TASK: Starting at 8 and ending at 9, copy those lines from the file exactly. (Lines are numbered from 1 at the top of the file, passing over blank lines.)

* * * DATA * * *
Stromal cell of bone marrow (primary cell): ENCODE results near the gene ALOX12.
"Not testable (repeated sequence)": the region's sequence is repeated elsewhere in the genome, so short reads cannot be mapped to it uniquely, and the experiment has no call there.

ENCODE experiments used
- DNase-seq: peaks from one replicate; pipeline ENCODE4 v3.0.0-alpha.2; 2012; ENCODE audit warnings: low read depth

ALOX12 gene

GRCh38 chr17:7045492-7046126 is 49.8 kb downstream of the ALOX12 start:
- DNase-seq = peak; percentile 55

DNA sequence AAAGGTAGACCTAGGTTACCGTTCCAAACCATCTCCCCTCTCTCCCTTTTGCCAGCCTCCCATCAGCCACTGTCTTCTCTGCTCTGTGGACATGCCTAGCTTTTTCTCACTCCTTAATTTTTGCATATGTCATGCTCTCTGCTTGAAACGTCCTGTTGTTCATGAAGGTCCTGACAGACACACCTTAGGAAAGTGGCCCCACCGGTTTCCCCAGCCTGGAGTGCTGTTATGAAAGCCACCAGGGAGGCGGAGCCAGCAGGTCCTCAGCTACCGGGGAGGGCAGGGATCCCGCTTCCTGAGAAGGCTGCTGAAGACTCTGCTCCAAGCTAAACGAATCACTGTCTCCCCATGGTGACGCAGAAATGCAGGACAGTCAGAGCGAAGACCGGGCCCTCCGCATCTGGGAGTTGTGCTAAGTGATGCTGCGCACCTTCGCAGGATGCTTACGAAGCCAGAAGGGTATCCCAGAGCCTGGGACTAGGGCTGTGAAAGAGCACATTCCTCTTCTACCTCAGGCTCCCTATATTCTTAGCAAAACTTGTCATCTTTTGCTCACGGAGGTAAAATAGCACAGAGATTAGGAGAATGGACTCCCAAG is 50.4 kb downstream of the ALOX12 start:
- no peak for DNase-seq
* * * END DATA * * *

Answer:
DNA sequence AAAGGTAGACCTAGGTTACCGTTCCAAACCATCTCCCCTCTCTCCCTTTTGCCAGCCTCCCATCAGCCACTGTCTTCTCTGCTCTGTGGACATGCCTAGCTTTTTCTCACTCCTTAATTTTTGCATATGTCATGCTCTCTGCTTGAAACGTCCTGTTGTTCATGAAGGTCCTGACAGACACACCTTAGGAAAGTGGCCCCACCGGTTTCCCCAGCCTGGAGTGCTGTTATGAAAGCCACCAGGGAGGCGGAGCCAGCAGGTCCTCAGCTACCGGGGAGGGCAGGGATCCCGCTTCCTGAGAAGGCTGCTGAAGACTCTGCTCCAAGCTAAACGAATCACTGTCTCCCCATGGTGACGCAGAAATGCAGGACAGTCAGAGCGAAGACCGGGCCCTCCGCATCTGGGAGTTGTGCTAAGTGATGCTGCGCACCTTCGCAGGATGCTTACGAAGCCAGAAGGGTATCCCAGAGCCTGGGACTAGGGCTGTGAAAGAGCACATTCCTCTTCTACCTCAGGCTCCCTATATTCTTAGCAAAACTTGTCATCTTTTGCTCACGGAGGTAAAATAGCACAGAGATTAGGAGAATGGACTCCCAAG is 50.4 kb downstream of the ALOX12 start:
- no peak for DNase-seq